Health of Massachusetts, 2010 Chapter 6: Infectious Disease

In the 1960s and 1970s, it was thought that infectious diseases were all but conquered in the United States through sanitation, vaccines, antibiotics and infection control. However, this optimism was short-lived, as new diseases emerged and old ones adapted to our efforts toward control and elimination. These 'new diseases' such as HIV infection, Lyme disease, and West Nile virus have demonstrated that new and newly recognized diseases can emerge or readily migrate to our shores. "Old diseases", such as tuberculosis, syphilis, whooping cough, and even mumps, pose new challenges to prevention and control.

Prevention is key to reducing disease, death and further transmission of infectious diseases in the population. Prevention involves vaccines, clinical management, treatment, isolation, quarantine, behavior change, and improvement in the socioeconomic conditions under which people live.

This chapter highlights some of the data of these old and new infectious diseases.

In this chapter

Topics covered in Chapter 8 include: Vaccine-Preventable Infections - Foodborne Illness - Insect and Tickborne Illnesses - Sexually Transmitted Infections - HIV/AIDS - Hepatitis C - Tuberculosis - Policy Perspective: Donna Bright, Director of Evaluation, Research and Planning, JRI Health, a division of Justice Resource Institute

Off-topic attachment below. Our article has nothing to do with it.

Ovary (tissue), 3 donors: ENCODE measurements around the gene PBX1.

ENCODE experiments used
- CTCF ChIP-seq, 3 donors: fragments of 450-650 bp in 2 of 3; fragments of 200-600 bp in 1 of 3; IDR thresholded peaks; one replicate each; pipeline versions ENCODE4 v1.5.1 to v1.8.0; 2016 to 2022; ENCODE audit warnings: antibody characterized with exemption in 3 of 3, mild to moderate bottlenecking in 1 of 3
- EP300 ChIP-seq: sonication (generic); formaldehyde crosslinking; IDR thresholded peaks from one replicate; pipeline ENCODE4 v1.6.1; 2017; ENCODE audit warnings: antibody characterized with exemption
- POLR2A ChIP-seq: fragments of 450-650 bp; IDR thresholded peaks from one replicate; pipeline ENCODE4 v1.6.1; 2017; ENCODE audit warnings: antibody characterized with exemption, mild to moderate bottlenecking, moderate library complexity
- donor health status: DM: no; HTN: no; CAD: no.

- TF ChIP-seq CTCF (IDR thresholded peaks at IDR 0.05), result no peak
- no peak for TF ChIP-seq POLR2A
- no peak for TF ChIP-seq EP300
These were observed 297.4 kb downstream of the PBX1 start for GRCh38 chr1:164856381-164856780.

For more data or information on topics in Chapter 6

EEE and West Nile Virus (Arboviruses)

  • For more Massachusetts-specific data: Arborvirus Reports from the Massachusetts Department of Public Health Bureau of Infectious Disease.
  • National Data: West Nile Virus and EEE from the US Centers for Disease Control and Prevention (CDC)

Hepatitis

  • For more Massachusetts-specific data: STD Surveillance Reports from the Massachusetts Department of Public Health Bureau of Infectious Disease.
  • National Data: STD Statistics from the US Centers for Disease Control and Prevention (CDC)

HIV / AIDS

Lyme Disease

  • For more Massachusetts-specific data: Lyme Disease Summary Data from the Massachusetts Department of Public Health Bureau of Infectious Disease.
  • National Data: Lyme Disease from the US Centers for Disease Control and Prevention (CDC)

Sexually Transmitted Infections

  • For more Massachusetts-specific data: STD Surveillance Reports from the Massachusetts Department of Public Health Bureau of Infectious Disease.
  • National Data: STD Statistics from the US Centers for Disease Control and Prevention (CDC)

Tuberculosis

List of figures and tables

Download these figures in .jpeg format to use in your own presentations.


This information is provided by the Department of Public Health.